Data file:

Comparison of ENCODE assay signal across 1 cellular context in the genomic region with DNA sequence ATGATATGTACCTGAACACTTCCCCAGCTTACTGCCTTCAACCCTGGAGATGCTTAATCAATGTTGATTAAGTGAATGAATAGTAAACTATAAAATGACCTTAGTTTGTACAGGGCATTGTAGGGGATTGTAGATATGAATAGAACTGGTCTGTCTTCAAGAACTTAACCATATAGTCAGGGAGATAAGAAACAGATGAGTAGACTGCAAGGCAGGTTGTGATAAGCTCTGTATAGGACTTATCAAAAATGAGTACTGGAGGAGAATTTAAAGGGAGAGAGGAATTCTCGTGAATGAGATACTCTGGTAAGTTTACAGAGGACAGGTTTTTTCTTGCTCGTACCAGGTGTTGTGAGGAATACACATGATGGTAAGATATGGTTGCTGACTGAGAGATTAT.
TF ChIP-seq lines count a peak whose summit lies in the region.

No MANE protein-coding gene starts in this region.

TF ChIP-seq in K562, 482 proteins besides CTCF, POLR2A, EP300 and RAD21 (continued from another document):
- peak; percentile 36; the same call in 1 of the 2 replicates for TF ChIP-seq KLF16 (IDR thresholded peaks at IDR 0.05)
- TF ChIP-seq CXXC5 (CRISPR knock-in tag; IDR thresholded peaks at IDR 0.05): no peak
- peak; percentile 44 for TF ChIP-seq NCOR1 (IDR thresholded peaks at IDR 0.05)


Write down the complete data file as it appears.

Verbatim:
Comparison of ENCODE assay signal across 1 cellular context in the genomic region with DNA sequence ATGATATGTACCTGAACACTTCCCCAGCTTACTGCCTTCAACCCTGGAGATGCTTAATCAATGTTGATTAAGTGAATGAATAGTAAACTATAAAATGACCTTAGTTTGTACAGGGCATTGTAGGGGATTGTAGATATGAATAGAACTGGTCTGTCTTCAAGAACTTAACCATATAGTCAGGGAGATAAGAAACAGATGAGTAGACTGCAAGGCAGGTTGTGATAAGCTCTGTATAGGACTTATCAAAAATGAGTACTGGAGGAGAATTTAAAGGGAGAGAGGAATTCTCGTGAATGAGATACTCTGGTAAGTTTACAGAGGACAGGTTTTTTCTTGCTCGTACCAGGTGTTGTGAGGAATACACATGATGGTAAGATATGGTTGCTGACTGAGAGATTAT.
TF ChIP-seq lines count a peak whose summit lies in the region.

No MANE protein-coding gene starts in this region.

TF ChIP-seq in K562, 482 proteins besides CTCF, POLR2A, EP300 and RAD21 (continued from another document):
- peak; percentile 36; the same call in 1 of the 2 replicates for TF ChIP-seq KLF16 (IDR thresholded peaks at IDR 0.05)
- TF ChIP-seq CXXC5 (CRISPR knock-in tag; IDR thresholded peaks at IDR 0.05): no peak
- peak; percentile 44 for TF ChIP-seq NCOR1 (IDR thresholded peaks at IDR 0.05)